The sound of crawling was not steady. There were long pauses, and Ross became convinced that each rest was punctuated by heavy breathing as if the crawler was finding progress a great and exhausting effort. He fought the picture that persisted in his imagination—that of a wolf snuffling along the blacked-out hall. Caution suggested a quick retreat, but Ross's urge to rebellion held him where he was, crouching, straining to see what crept toward him.
Suddenly there was a blinding flare of light, and Ross's hands went to cover his dazzled eyes. And he heard a despairing, choked exclamation from near to floor level. The same steady light that normally filled hall and room was bright again. Ross found himself standing at the juncture of two corridors—momentarily, he was absurdly pleased that he had deduced that correctly—and the crawler—?
A man—at least the figure was a two-legged, two-armed body reasonably human in outline—was lying several yards away. But the body was so wrapped in bandages and the head so totally muffled, that it lacked all identity. For that reason it was the more startling.
One of the mittened hands moved slightly, raising the body from the ground so it could squirm forward an inch or so. Before Ross could move, a man came running into the corridor from the far end. Murdock recognized Major Kelgarries. He wet his lips as the major went down on his knees beside the creature on the floor.
"Hardy! Hardy!" That voice, which carried the snap of command whenever it was addressed to Ross, was now warmly human. "Hardy, man!" The major's hands were on the bandaged body, lifting it, easing the head and shoulders back against his arm. "It's all right, Hardy. You're back—safe. This is the base, Hardy." He spoke slowly, soothingly, with the steadiness one would use to comfort a frightened child.
Those mittened paws which had beat feebly into the air fell onto the bandage-wreathed chest. "Back—safe—" The voice from behind the face mask was a rusty croak.
"Back, safe," the major assured him.
"Dark—dark all around again—" protested the croak.
"Just a power failure, man. Everything's all right now. We'll get you into bed."
The mitten pawed again until it touched Kelgarries' arm; then it flexed a little as if the hand under it was trying to grip.
"You bet you are!" The major's tone carried firm reassurance. Now Kelgarries looked up at Ross as if he knew the other had been there all the time.
"Murdock, get down to the end room. Call Dr. Farrell!"
"Yes, sir!" The "sir" came so automatically that Ross had already reached the end room before he realized he had used it.
Nobody explained matters to Ross Murdock. The bandaged Hardy was claimed by the doctor and two attendants and carried away, the major walking beside the stretcher, still holding one of the mittened hands in his. Ross hesitated, sure he was not supposed to follow, but not ready either to explore farther or return to his own room. The sight of Hardy, whoever he might be, had radically changed Ross's conception of the project he had too speedily volunteered to join.
That what they did here was important, Ross had never doubted. That it was dangerous, he had early suspected. But his awareness had been an abstract concept of danger, not connected with such concrete evidence as Hardy crawling through the dark. From the first, Ross had nursed vague plans for escape; now he knew he must get out of this place lest he end up a twin for Hardy.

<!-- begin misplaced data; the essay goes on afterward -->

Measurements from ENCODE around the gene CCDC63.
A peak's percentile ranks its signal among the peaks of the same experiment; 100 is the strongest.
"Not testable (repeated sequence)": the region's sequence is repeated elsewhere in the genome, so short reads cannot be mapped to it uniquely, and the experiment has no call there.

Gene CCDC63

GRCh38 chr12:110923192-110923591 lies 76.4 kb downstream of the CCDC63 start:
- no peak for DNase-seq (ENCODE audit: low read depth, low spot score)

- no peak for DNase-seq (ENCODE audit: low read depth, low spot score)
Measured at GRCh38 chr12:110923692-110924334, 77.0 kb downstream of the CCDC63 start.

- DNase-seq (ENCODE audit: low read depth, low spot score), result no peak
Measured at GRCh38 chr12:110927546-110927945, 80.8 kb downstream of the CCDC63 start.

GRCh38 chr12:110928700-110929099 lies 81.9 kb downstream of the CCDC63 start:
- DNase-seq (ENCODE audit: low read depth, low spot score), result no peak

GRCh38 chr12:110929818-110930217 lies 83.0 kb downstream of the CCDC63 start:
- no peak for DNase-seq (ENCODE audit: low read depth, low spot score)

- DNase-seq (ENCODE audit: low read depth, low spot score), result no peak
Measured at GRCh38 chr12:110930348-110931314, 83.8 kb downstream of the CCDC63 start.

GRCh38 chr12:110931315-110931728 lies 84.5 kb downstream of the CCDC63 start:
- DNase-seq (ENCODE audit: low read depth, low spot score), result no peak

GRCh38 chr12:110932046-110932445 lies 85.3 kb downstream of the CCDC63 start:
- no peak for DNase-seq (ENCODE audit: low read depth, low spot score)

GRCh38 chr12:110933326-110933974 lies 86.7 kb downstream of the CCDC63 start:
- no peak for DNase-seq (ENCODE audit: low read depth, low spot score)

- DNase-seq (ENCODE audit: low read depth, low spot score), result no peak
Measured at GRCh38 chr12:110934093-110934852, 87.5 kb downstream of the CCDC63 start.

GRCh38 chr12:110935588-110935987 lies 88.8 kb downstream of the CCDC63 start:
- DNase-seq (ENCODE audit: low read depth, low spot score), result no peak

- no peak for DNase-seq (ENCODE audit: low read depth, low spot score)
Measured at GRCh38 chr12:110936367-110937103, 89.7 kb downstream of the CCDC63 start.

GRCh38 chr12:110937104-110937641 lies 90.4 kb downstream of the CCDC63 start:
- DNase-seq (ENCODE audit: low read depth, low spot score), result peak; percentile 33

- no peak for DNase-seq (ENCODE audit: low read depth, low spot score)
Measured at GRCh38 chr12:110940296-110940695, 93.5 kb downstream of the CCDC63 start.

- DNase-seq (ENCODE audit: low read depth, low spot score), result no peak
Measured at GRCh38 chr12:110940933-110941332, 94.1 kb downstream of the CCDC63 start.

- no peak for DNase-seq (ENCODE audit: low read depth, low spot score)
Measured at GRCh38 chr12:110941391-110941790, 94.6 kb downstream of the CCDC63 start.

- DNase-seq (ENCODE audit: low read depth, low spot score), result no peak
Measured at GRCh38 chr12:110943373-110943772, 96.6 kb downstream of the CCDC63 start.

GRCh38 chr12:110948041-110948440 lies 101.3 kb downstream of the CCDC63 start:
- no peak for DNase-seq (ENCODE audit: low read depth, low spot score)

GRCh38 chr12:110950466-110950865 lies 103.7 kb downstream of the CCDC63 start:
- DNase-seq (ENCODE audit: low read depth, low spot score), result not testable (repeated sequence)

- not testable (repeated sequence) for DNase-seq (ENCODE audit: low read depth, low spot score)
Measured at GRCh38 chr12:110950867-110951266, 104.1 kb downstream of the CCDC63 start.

Having heard no warning sound from behind, Ross whirled, ready to use his fists, his only weapons. But he did not face the major, or any of the other taciturn men he knew held positions of authority. The newcomer's brown skin was startling against the neutral shade of the walls. His hair and brows were only a few shades darker; but the general sameness of color was relieved by the vivid blue of his eyes.
Expressionless, the dark stranger stood quietly, his arms hanging loosely by his sides, studying Ross, as if the younger man was some problem he had been assigned to solve. When he spoke, his voice was a monotone lacking any modulation of feeling.
"I am Ashe." He introduced himself baldly; he might have been saying "This is a table and that is a chair."
Ross's quick temper took spark from the other's indifference. "All right—so you're Ashe!" He strove to make a challenge of it. "And what is that supposed to mean?"
But the other did not rise to the bait. He shrugged. "For the time being we have been partnered——"
"Partnered for what?" demanded Ross, controlling his temper.
"We work in pairs here. The machine sorts us ..." he answered briefly and consulted his wrist watch. "Mess call soon."
Ashe had already turned away, and Ross could not stand the other's lack of interest. While Murdock refused to ask questions of the major or any others on that side of the fence, surely he could get some information from a fellow "volunteer."
"What is this place, anyway?" he asked.
The other glanced back over his shoulder. "Operation Retrograde."
Ross swallowed his anger. "Okay, but what do they do here? Listen, I just saw a fellow who'd been banged up as if he'd been in a concrete mixer, creeping along this hall. What sort of work do they do here? And what do we have to do?"
To his amazement Ashe smiled, at least his lips quirked faintly. "Hardy got under your skin, eh? Well, we have our percentage of failures. They are as few as it's humanly possible to make, and they give us every advantage that can be worked out for us——"
"Failures at what?"
Somewhere down the hall a buzzer gave a muted whirr.
"That's mess call. And I'm hungry, even if you're not." Ashe walked away as if Ross Murdock had ceased to exist.
But Ross Murdock did exist, and to him that was an important fact. As he trailed along behind Ashe he determined that he was going to continue to exist, in one piece and unharmed, Operation Retrograde or no Operation Retrograde. And he was going to pry a few enlightening answers out of somebody very soon.